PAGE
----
Tuesday, April 19, 2011

LEAP Awards Electric Aviation Prizes

Eric Lindbergh, grandson of Charles A. Lindbergh, awarded the LEAP Prize to Pipistrel's Ivo Boscarol at the just-finished AERO General Aviation convention in Friedrichshafen, Germany.
The 3rd annual e-Flight gathering took place there also, and Lindbergh's Best Electric Aircraft award went to Pipistrel's Taurus Electro.
There were some notable challengers in the category and three finalists: the Taurus, the Electric Cri-Cri (power by Electravia), and Eric Raymond's Sunseeker II solar airplane.
Also awarded was the Best Electric Propulsion.  The two finalists were the LZ Design FES (Front Engine Sustainer) system and the Rapid 200 Fuel Cell propulsion system from Polytechnic Torino.
The LZ FES was the winner -- check out this video.

The LEAP 2011 Outstanding Achievement Award went to Bertrand Piccard, Andre Borschberg and the Solar Impulse Team for its electric around-the-world project airplane. 

A romantic, and apt, spin on the awards is linking today's electric pioneers to Lucky Lindy's amazing transatlantic flight in 1927, which pretty much singlehandedly changed the global perception of aviation from a daredevil hobby or foolhardy mail delivery system to the common transportation, recreational and warfare tool it has become. 
It may be years before there is a viable non-motorglider style electric aircraft.  Battery density advances are needed, since gasoline still has more than 70 times the energy per pound of the best commercially available batteries today.
But...it's coming, and publicity-rich enterprises like the LEAP award are helping fuel public acceptance of the new technology.  Meanwhile, we can all have fun thinking about flying for pure enjoyment...on near-silent propulsion.
And congratulations to all the winners, including Pipistrel for the Taurus Electro, which is the first commercially available electric two-seater aircraft in production. And it sells with a Solar Trailer, which charges the batteries with sun power while the bird is stored.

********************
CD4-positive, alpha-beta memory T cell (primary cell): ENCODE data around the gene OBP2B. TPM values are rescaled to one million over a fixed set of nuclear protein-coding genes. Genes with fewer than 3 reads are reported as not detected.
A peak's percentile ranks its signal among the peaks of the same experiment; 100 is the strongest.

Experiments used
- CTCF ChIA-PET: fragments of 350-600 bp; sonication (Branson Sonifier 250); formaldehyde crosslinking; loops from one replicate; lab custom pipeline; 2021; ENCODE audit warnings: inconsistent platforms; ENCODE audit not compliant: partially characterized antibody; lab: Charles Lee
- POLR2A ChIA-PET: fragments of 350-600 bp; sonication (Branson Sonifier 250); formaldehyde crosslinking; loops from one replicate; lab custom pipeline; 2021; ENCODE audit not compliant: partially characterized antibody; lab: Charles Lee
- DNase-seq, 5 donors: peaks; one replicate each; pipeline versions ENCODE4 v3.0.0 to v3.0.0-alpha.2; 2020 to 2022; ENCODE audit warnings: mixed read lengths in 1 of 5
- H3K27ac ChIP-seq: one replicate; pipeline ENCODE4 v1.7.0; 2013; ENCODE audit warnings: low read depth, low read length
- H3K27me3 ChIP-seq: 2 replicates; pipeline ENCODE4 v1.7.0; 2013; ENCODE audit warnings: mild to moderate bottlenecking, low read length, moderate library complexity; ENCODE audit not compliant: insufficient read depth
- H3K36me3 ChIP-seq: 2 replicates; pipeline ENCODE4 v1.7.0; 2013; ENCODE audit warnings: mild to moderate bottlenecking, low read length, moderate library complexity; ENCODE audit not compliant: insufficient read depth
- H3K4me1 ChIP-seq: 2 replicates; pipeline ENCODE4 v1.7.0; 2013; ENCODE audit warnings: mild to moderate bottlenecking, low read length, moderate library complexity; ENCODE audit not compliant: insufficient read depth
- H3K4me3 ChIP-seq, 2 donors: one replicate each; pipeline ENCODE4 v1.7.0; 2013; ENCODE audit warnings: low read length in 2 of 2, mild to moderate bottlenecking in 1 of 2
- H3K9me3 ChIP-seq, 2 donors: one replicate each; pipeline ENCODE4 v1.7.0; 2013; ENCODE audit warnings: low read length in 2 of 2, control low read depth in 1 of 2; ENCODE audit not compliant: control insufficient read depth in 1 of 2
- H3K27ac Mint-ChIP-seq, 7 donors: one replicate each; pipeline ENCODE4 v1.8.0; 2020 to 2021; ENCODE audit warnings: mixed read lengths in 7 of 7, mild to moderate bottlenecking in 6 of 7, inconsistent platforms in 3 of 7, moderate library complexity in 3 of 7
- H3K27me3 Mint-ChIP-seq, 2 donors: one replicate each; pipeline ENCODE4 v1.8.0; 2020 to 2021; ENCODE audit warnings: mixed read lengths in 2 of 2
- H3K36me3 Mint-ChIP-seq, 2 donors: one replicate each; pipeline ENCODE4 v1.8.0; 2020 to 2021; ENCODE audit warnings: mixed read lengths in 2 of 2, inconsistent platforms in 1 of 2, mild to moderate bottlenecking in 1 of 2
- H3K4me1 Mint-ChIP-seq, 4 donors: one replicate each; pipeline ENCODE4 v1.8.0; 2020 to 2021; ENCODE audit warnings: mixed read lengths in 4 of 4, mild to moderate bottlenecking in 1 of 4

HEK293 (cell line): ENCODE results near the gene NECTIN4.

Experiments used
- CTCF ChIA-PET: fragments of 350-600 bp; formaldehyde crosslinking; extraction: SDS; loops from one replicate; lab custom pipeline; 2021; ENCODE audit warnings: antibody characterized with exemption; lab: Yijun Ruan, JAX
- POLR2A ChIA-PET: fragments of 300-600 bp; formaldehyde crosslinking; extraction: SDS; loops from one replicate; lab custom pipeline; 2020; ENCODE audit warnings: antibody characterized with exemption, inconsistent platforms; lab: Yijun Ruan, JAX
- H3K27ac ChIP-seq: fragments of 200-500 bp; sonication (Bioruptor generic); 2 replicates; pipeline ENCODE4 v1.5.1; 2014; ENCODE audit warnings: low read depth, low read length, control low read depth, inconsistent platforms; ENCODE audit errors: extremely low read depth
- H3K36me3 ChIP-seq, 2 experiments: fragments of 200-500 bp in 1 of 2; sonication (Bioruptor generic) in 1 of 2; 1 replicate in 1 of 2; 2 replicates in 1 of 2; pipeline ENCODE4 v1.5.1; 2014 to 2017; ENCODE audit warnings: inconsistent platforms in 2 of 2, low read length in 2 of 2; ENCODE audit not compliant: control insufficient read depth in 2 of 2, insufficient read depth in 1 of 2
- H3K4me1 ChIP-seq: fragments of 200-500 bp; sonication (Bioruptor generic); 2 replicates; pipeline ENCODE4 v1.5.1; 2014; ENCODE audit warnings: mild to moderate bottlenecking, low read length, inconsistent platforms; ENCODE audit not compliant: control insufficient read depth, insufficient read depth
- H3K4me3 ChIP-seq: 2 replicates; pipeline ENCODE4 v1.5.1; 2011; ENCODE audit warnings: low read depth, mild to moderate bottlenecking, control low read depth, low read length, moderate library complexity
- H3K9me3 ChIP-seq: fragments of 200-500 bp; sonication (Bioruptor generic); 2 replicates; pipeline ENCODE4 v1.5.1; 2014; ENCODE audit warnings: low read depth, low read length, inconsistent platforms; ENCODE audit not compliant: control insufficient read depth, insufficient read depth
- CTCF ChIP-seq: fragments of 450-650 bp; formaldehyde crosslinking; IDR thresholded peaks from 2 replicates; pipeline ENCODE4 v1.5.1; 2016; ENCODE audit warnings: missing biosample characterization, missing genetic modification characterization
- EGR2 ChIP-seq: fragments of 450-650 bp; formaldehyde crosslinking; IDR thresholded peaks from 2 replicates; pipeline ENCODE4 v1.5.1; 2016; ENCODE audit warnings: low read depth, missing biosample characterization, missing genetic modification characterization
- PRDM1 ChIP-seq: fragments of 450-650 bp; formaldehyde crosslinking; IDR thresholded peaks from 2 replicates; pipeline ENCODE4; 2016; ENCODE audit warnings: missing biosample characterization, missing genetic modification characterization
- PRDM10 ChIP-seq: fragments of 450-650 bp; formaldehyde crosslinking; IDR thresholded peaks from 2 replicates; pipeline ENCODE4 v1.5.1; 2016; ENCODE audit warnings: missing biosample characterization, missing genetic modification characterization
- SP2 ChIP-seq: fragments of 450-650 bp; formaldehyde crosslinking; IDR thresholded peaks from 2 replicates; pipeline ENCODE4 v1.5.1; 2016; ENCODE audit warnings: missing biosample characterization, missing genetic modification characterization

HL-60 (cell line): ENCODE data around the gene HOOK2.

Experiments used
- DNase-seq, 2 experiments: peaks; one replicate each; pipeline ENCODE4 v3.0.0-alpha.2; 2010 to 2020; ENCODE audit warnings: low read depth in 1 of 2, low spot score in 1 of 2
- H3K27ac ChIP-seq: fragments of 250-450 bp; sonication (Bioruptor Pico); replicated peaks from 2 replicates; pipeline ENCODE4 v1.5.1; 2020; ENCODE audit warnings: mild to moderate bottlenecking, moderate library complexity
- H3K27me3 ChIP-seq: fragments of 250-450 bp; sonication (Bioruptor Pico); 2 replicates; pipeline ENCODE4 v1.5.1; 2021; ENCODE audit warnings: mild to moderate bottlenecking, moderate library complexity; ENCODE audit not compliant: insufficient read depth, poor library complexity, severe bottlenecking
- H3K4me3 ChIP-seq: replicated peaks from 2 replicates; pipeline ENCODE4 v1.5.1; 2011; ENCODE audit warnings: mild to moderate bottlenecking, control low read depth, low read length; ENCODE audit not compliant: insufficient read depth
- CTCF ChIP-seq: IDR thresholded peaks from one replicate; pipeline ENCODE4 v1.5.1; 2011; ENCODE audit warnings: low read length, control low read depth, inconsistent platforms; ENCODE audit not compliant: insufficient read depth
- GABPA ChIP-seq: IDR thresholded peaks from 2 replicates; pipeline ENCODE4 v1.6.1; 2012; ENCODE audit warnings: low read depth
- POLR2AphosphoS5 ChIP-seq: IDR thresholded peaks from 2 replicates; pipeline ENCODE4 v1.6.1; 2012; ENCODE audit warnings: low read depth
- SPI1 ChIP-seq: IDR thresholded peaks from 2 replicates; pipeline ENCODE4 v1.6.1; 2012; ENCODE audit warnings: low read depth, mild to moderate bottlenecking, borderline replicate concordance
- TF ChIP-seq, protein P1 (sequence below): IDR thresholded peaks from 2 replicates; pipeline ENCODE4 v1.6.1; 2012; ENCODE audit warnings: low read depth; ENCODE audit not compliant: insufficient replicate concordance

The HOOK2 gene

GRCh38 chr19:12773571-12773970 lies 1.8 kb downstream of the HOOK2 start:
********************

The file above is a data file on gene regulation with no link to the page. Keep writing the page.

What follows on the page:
Kinda cool.

1 comment:

Anonymous said...

Absolutely LOVE the FES concept! It seems like a natural retrofit for get-me-home capability on existing glider designs and I'm sure the guys are working that angle. The reliability of electric start, the lack of mast door drag and mast drag/weight, all make it a very elegant solution. Electric self-retrieve seems like a "no brainer" for anyone who just doesn't want to put their $100k toy - or their precious butts - at risk in a landout. And, unlike 2-strokes, electric eliminates the fuel smell in the cockpit, oily hands, constant fiddling with the tuning, damaging vibration - and the shattering noise! Love it!
Longer-term, I do wonder whether the right answer isn't to put an aft-folding prop on a motor mounted at the junction of the tail, which has built-in ground clearance. Of course, all that weight at an extremity may not be so great for tailboom weight and for handling - so maybe the FES guys are already the future!
One thought - does any of the engineers, who have thought about this, know whether electric favors light (13m/ultralight) sailplanes, which require minimal launch energy, or larger (17m/2 seat motorglider) designs where the battery may be a smaller percentage of total weight?
- Thomas